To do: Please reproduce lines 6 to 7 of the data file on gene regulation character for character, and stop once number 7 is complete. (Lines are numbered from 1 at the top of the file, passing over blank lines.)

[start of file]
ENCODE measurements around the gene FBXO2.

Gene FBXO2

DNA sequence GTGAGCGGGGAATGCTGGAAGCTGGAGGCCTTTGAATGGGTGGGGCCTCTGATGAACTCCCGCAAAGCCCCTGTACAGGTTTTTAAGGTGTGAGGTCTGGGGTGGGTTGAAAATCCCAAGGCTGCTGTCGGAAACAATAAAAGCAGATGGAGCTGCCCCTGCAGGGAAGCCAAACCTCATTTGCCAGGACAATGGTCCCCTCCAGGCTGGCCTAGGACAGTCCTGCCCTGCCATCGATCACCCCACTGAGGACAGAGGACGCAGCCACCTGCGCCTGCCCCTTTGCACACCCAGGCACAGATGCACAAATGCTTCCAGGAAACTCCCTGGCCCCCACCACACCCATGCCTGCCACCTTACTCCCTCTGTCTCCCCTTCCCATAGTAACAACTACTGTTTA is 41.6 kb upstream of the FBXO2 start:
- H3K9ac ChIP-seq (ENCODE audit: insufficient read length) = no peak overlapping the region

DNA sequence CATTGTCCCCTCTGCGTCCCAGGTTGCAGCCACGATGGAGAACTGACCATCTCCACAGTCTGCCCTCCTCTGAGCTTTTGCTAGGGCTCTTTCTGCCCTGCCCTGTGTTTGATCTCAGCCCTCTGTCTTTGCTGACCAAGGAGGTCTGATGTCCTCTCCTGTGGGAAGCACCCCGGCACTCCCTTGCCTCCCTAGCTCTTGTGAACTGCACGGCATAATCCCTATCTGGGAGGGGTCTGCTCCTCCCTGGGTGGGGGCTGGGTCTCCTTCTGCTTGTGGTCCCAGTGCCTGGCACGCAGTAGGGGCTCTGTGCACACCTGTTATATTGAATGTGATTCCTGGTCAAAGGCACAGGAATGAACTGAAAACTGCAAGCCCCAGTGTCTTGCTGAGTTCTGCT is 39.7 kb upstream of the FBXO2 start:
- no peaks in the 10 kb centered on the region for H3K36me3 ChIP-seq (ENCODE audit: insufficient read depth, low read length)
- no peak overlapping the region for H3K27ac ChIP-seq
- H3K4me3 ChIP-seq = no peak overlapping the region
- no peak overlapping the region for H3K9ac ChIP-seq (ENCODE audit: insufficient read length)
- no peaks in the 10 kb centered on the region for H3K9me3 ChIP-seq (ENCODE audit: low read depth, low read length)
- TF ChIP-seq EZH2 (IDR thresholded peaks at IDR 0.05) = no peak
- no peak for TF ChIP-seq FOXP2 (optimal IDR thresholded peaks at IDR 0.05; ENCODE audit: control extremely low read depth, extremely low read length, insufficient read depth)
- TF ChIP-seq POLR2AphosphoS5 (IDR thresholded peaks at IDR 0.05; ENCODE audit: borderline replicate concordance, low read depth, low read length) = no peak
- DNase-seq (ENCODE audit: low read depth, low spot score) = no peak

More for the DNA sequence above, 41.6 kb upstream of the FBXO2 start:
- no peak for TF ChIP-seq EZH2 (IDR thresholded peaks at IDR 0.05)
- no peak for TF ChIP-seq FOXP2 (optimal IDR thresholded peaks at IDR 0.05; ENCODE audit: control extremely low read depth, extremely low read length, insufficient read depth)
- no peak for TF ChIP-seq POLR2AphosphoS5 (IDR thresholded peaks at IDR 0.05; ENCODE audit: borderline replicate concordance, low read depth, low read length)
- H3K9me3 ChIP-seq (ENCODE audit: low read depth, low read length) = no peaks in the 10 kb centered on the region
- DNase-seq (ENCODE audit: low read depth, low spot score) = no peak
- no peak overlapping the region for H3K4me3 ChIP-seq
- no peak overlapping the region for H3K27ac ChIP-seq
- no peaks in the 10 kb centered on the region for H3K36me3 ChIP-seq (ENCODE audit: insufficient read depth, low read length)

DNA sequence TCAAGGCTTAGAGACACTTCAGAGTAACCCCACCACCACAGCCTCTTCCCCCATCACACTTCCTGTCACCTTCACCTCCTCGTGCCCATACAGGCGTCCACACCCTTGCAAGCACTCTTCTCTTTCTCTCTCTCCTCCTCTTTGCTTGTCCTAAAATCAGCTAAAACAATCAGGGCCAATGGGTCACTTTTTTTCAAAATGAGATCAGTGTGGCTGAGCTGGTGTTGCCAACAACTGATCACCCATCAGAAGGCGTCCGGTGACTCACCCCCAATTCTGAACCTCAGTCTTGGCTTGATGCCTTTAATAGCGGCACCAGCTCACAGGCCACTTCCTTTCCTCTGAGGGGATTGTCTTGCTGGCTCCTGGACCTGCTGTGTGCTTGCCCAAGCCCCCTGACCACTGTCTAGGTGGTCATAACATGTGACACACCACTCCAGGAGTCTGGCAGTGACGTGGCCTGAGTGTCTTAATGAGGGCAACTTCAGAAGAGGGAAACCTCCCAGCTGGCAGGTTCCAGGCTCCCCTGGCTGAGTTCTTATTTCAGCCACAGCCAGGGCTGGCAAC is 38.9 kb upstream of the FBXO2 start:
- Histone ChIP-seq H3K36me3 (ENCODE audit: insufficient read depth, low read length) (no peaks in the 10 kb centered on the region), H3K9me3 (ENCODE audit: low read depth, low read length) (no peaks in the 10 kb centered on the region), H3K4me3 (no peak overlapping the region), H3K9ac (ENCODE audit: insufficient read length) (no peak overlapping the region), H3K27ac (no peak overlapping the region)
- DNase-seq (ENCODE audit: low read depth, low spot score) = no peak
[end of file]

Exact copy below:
- no peaks in the 10 kb centered on the region for H3K36me3 ChIP-seq (ENCODE audit: insufficient read depth, low read length)
- no peak overlapping the region for H3K27ac ChIP-seq